Stay informed about COVID-19 and the latest health and safety guidance for higher education.

Stay informed about COVID-19 and the latest health and safety guidance for higher education.

Considering Out-of-State Online Courses

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Notice to Massachusetts Residents Considering Enrolling in Online Courses Offered by Out-of-State Colleges and Universities

There are many advantages to taking courses on-line and countless institutions and courses from which to choose.  While college level programs and degrees are typically reviewed and approved by the Massachusetts Board of Higher Education, those offered completely online by out-of-state institutions are not reviewed or approved by the Board of Higher Education, nor by any other Massachusetts agency.  Students are highly encouraged to be cautious when enrolling in these programs, as they will need to handle disputes or misunderstandings directly with the institution.  Given the potential risk, students should consider the questions below as they research online programs offered by out-of-state institutions:

  1. Is the institution recognized by a regional or national accreditation body recognized by the U.S. Secretary of Education? (Check here
  2. How long will it take to complete the program?
  3. How will credits from the program transfer to another institution? How will credits I may have earned elsewhere transfer into the program?
  4. How will the institution handle any complaints I may have?
  5. Are employment statistics available for graduates from the program?
  6. If the course or programs usually leads to professional licensure, will it meet the requirements for licensure in the Commonwealth?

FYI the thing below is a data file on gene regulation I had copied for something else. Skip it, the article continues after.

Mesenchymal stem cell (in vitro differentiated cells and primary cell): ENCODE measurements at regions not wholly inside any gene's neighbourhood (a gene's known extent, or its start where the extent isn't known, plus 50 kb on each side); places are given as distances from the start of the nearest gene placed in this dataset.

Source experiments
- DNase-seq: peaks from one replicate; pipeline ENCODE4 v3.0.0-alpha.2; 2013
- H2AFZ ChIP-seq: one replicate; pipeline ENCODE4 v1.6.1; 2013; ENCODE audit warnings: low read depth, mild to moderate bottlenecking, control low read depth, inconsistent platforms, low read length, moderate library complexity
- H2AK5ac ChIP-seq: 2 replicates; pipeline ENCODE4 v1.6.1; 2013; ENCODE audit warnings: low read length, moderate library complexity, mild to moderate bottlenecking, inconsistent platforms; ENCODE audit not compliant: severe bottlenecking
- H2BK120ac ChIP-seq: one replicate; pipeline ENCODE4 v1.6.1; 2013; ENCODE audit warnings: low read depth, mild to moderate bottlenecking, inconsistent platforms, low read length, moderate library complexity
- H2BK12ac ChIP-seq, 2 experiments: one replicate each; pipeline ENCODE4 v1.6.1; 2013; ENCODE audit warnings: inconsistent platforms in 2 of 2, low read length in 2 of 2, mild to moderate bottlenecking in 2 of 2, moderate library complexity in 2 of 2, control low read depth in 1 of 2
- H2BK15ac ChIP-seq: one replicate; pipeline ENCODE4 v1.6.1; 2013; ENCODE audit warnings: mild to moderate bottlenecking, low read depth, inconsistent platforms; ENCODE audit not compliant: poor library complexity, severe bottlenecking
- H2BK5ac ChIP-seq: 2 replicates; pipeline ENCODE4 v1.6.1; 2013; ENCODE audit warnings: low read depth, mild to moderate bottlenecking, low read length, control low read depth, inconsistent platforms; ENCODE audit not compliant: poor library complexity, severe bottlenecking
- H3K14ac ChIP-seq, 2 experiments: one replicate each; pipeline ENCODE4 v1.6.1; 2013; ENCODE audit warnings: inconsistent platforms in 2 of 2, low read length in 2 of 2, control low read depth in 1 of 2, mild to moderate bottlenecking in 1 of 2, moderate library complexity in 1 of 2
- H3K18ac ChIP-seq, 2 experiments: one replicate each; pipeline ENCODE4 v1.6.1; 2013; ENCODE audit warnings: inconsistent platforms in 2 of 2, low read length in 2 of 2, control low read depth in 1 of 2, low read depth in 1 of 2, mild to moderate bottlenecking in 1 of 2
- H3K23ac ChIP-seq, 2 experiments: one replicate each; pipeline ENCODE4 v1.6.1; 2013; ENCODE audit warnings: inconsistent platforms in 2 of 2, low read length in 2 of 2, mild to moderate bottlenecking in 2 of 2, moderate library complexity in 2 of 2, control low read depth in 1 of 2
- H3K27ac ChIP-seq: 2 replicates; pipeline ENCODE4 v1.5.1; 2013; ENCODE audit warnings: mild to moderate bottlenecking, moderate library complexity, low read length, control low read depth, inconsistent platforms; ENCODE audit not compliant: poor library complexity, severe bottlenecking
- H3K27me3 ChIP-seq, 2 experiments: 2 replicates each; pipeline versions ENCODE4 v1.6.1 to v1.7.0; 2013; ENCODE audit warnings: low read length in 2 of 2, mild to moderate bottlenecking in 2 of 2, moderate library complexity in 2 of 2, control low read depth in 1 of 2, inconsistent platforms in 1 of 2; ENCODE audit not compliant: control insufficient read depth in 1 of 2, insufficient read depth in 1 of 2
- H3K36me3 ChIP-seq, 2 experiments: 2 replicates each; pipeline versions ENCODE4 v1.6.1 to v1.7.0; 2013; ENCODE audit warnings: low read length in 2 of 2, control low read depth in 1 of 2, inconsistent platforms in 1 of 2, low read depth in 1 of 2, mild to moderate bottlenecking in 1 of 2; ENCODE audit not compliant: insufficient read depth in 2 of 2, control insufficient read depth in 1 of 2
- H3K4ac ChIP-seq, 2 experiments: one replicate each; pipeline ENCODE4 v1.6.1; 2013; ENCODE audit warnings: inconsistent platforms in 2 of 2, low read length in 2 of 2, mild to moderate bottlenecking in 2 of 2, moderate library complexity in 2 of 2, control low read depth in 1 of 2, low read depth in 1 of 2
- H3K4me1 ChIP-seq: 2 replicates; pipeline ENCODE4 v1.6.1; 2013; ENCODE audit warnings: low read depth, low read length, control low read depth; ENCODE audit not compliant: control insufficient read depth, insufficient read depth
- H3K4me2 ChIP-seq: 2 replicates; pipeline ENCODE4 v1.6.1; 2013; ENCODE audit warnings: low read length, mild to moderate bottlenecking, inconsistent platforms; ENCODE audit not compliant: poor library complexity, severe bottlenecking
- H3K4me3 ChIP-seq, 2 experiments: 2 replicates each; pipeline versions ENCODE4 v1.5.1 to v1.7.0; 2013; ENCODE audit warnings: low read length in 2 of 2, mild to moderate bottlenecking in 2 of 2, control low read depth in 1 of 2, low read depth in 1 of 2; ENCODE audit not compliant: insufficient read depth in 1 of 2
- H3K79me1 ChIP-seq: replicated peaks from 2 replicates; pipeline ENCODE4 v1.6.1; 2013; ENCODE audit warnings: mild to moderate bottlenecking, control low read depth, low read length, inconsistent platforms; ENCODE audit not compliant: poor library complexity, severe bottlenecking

7. How often will the professor teaching the course be accessible to me? Will I be required to communicate primarily asynchronously (at a time of my choosing) or synchronously (at a scheduled time)?
  8. What are the total costs of the program or course of study?  Will I be eligible for financial aid?
  9. What will happen if the institution does not fully deliver the courses or program for which I am enrolled?  What is its policy to compensate me for the education I do not receive?
  10. How financially stable is the institution? One way to know this for independent institutions is to learn its financial responsibility index score from the U.S. Department of Education. A score of 1.5 or above is considered financially stable. Public institutions are presumed to be sufficiently financially stable.
  11. Does the institution adhere to the Interregional Guidelines for the Evaluation of Distance Education?

These and other questions can be found at

Before You Enroll Checklist - Massachusetts Attorney General's Office
Choosing an Online Program -
Are You Ready to be an Online Student? -
FAQs about Accreditation - U.S. Department of Education